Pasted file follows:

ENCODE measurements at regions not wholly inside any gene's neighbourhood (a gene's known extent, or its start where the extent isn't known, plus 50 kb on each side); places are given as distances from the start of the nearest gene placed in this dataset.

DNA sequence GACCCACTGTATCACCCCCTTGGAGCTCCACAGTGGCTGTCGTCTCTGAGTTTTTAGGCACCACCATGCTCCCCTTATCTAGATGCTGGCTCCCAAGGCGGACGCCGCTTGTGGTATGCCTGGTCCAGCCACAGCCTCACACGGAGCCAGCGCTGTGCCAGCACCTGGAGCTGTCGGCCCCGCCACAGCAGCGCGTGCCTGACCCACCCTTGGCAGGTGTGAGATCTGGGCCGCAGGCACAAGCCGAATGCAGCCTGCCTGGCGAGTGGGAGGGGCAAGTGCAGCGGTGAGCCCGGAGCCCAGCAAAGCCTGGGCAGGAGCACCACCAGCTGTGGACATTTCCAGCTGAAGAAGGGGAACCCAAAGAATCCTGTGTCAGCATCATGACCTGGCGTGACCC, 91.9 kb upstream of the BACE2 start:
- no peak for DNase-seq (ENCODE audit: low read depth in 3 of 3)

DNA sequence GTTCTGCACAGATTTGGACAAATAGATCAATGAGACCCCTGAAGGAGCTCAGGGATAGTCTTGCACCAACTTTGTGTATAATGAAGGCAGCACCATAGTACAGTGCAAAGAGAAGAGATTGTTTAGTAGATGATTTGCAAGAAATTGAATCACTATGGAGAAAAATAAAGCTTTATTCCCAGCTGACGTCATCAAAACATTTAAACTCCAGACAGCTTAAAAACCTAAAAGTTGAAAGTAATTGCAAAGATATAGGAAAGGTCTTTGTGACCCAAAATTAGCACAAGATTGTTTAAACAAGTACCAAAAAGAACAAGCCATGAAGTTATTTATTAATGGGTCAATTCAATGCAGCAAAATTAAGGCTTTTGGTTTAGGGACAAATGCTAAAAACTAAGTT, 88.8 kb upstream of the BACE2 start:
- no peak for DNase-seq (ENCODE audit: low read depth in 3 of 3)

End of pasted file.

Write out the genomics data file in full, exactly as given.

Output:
ENCODE measurements at regions not wholly inside any gene's neighbourhood (a gene's known extent, or its start where the extent isn't known, plus 50 kb on each side); places are given as distances from the start of the nearest gene placed in this dataset.

DNA sequence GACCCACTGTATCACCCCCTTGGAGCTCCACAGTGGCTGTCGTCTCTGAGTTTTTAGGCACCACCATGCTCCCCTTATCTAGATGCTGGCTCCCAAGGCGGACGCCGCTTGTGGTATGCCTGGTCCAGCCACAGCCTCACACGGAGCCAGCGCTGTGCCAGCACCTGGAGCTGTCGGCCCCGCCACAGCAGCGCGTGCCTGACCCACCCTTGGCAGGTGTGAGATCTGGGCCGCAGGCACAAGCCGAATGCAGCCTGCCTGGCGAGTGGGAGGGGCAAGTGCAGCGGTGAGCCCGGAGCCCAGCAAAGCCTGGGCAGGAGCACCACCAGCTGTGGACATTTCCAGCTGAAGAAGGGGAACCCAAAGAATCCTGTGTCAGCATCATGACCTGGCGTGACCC, 91.9 kb upstream of the BACE2 start:
- no peak for DNase-seq (ENCODE audit: low read depth in 3 of 3)

DNA sequence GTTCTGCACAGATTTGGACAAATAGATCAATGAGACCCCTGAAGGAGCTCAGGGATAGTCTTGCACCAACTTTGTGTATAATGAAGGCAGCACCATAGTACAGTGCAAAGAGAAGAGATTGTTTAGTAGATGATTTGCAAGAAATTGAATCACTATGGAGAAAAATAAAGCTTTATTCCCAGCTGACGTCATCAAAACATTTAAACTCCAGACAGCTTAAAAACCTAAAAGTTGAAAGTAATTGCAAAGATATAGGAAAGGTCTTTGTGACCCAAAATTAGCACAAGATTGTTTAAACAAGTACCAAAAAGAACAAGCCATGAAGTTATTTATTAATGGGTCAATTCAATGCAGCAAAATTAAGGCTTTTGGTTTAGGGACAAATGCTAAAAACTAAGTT, 88.8 kb upstream of the BACE2 start:
- no peak for DNase-seq (ENCODE audit: low read depth in 3 of 3)